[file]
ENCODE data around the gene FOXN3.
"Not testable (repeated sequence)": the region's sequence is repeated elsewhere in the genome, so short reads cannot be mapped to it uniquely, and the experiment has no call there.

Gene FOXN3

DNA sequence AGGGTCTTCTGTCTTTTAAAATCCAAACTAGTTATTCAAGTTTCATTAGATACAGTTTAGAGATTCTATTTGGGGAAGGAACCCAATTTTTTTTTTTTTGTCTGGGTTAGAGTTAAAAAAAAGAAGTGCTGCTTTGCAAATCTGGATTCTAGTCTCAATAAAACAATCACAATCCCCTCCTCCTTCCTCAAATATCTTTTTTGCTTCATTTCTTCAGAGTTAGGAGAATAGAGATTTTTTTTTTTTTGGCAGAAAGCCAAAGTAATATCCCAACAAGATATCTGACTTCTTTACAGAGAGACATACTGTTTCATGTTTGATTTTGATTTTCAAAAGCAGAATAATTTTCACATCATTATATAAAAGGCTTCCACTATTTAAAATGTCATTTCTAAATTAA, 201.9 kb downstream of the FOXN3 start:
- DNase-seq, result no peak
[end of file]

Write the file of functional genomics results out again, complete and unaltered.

ENCODE data around the gene FOXN3.
"Not testable (repeated sequence)": the region's sequence is repeated elsewhere in the genome, so short reads cannot be mapped to it uniquely, and the experiment has no call there.

Gene FOXN3

DNA sequence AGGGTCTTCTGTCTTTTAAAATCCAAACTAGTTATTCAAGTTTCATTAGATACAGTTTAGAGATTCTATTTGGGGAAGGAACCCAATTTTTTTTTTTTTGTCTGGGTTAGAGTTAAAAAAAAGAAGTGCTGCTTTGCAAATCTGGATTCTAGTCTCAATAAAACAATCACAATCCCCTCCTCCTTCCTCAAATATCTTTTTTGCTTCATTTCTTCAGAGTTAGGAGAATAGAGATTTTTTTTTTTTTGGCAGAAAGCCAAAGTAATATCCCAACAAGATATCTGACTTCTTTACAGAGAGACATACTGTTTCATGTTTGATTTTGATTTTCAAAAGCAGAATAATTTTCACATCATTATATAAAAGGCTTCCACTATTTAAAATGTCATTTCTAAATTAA, 201.9 kb downstream of the FOXN3 start:
- DNase-seq, result no peak